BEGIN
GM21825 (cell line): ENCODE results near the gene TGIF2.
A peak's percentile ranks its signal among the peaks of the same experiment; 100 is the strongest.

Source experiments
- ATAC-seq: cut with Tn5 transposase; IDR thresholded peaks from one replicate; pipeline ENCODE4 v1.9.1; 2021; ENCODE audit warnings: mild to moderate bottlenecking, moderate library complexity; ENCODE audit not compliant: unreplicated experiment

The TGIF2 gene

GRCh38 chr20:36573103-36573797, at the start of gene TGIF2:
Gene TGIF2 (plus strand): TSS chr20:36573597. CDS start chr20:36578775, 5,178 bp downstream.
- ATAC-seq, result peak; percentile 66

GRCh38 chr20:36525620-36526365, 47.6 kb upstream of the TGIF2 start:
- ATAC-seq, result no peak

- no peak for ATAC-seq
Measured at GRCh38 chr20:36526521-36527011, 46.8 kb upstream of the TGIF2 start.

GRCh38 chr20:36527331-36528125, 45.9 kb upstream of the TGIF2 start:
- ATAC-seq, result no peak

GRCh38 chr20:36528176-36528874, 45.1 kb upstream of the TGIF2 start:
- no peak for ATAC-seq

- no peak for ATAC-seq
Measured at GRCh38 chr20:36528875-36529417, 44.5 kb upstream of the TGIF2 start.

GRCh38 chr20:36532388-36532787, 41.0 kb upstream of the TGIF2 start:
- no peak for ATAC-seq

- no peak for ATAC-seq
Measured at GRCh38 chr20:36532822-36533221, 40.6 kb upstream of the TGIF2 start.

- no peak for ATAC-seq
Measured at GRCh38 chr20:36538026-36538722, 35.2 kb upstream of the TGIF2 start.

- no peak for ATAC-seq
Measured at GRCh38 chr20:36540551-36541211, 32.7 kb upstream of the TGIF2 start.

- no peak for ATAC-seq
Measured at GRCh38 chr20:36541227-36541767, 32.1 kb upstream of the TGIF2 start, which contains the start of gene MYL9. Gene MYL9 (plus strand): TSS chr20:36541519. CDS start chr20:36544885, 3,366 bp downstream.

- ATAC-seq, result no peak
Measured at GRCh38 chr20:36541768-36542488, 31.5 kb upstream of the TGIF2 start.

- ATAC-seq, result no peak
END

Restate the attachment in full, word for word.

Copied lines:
GM21825 (cell line): ENCODE results near the gene TGIF2.
A peak's percentile ranks its signal among the peaks of the same experiment; 100 is the strongest.

Source experiments
- ATAC-seq: cut with Tn5 transposase; IDR thresholded peaks from one replicate; pipeline ENCODE4 v1.9.1; 2021; ENCODE audit warnings: mild to moderate bottlenecking, moderate library complexity; ENCODE audit not compliant: unreplicated experiment

The TGIF2 gene

GRCh38 chr20:36573103-36573797, at the start of gene TGIF2:
Gene TGIF2 (plus strand): TSS chr20:36573597. CDS start chr20:36578775, 5,178 bp downstream.
- ATAC-seq, result peak; percentile 66

GRCh38 chr20:36525620-36526365, 47.6 kb upstream of the TGIF2 start:
- ATAC-seq, result no peak

- no peak for ATAC-seq
Measured at GRCh38 chr20:36526521-36527011, 46.8 kb upstream of the TGIF2 start.

GRCh38 chr20:36527331-36528125, 45.9 kb upstream of the TGIF2 start:
- ATAC-seq, result no peak

GRCh38 chr20:36528176-36528874, 45.1 kb upstream of the TGIF2 start:
- no peak for ATAC-seq

- no peak for ATAC-seq
Measured at GRCh38 chr20:36528875-36529417, 44.5 kb upstream of the TGIF2 start.

GRCh38 chr20:36532388-36532787, 41.0 kb upstream of the TGIF2 start:
- no peak for ATAC-seq

- no peak for ATAC-seq
Measured at GRCh38 chr20:36532822-36533221, 40.6 kb upstream of the TGIF2 start.

- no peak for ATAC-seq
Measured at GRCh38 chr20:36538026-36538722, 35.2 kb upstream of the TGIF2 start.

- no peak for ATAC-seq
Measured at GRCh38 chr20:36540551-36541211, 32.7 kb upstream of the TGIF2 start.

- no peak for ATAC-seq
Measured at GRCh38 chr20:36541227-36541767, 32.1 kb upstream of the TGIF2 start, which contains the start of gene MYL9. Gene MYL9 (plus strand): TSS chr20:36541519. CDS start chr20:36544885, 3,366 bp downstream.

- ATAC-seq, result no peak
Measured at GRCh38 chr20:36541768-36542488, 31.5 kb upstream of the TGIF2 start.

- ATAC-seq, result no peak